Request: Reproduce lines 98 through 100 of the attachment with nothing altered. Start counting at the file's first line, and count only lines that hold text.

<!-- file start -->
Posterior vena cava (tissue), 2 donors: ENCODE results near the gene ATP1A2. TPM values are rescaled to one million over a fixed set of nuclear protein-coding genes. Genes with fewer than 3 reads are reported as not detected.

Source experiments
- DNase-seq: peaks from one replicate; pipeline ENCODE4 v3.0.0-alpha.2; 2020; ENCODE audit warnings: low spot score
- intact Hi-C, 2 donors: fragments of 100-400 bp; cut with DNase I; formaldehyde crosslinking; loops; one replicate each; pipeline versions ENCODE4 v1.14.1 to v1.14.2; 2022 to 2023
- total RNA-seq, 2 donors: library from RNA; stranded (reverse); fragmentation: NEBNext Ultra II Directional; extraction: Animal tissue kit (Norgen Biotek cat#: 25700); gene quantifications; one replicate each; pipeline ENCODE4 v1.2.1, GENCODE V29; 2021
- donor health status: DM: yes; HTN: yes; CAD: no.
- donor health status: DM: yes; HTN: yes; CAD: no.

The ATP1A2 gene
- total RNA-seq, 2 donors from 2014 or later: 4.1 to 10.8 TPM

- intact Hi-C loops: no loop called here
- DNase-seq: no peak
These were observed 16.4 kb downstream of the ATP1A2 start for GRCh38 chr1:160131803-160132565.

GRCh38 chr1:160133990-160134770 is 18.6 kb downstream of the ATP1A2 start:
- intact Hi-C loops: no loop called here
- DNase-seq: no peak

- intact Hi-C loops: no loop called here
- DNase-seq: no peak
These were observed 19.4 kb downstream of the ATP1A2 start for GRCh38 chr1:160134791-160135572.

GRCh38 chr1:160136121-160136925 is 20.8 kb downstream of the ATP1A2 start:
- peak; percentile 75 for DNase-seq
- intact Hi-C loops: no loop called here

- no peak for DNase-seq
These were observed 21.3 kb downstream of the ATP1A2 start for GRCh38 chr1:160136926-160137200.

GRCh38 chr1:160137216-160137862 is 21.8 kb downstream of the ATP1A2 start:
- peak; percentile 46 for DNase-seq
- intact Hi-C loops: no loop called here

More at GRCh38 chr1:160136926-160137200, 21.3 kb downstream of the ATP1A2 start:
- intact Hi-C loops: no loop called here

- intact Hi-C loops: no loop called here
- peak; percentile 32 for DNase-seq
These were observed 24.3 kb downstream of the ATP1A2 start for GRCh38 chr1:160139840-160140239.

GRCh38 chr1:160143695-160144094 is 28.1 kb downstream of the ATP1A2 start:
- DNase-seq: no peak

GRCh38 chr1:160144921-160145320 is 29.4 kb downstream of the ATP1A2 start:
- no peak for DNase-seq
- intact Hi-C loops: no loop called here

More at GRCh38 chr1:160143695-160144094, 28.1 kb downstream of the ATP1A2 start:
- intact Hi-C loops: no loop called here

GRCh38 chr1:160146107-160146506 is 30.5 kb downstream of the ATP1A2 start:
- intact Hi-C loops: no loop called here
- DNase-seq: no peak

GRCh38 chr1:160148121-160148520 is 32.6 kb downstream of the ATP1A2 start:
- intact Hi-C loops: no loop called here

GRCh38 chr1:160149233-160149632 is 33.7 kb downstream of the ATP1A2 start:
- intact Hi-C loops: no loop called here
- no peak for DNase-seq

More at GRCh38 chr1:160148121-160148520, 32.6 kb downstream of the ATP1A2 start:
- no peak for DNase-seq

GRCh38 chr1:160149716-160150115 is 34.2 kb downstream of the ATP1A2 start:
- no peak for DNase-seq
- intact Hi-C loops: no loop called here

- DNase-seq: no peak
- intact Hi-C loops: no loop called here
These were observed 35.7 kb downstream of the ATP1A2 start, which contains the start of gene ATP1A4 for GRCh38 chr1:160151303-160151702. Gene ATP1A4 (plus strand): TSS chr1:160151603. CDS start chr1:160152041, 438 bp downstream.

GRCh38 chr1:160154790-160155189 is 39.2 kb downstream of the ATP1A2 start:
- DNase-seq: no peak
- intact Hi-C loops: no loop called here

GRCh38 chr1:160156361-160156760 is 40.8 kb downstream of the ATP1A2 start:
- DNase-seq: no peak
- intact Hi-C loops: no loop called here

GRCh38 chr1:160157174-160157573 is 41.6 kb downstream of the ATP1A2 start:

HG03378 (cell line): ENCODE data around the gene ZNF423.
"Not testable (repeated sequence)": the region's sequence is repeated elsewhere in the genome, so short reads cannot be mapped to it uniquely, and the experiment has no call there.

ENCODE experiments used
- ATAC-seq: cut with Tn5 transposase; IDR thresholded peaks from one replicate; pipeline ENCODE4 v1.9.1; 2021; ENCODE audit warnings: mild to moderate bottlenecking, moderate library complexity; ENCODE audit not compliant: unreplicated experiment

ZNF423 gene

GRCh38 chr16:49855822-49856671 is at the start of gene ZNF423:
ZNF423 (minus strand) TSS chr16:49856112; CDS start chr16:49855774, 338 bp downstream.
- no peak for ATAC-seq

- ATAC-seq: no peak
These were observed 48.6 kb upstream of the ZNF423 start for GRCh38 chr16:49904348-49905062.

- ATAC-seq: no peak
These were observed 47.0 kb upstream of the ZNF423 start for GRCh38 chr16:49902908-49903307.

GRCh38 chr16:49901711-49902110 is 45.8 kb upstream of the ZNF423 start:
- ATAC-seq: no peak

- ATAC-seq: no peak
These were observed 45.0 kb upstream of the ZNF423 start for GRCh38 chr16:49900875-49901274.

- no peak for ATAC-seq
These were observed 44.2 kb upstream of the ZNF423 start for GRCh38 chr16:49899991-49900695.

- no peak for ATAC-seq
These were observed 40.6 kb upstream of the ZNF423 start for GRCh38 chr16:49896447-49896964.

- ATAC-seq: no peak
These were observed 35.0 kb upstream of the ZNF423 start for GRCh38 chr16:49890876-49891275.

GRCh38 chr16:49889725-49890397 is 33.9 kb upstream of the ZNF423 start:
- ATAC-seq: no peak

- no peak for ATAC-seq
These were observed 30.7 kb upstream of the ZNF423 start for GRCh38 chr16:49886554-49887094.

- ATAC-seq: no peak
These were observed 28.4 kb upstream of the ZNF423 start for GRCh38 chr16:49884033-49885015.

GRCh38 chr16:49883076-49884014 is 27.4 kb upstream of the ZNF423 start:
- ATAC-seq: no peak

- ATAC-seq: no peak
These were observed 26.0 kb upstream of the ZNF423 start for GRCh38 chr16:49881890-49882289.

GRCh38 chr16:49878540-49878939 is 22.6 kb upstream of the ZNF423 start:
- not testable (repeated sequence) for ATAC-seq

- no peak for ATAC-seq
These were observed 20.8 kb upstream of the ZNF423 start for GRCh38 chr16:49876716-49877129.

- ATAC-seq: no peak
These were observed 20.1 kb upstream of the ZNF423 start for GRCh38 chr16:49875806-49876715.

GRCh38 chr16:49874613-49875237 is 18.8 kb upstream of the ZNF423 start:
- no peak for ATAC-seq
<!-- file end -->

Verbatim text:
- ATAC-seq: no peak
These were observed 20.1 kb upstream of the ZNF423 start for GRCh38 chr16:49875806-49876715.

GRCh38 chr16:49874613-49875237 is 18.8 kb upstream of the ZNF423 start: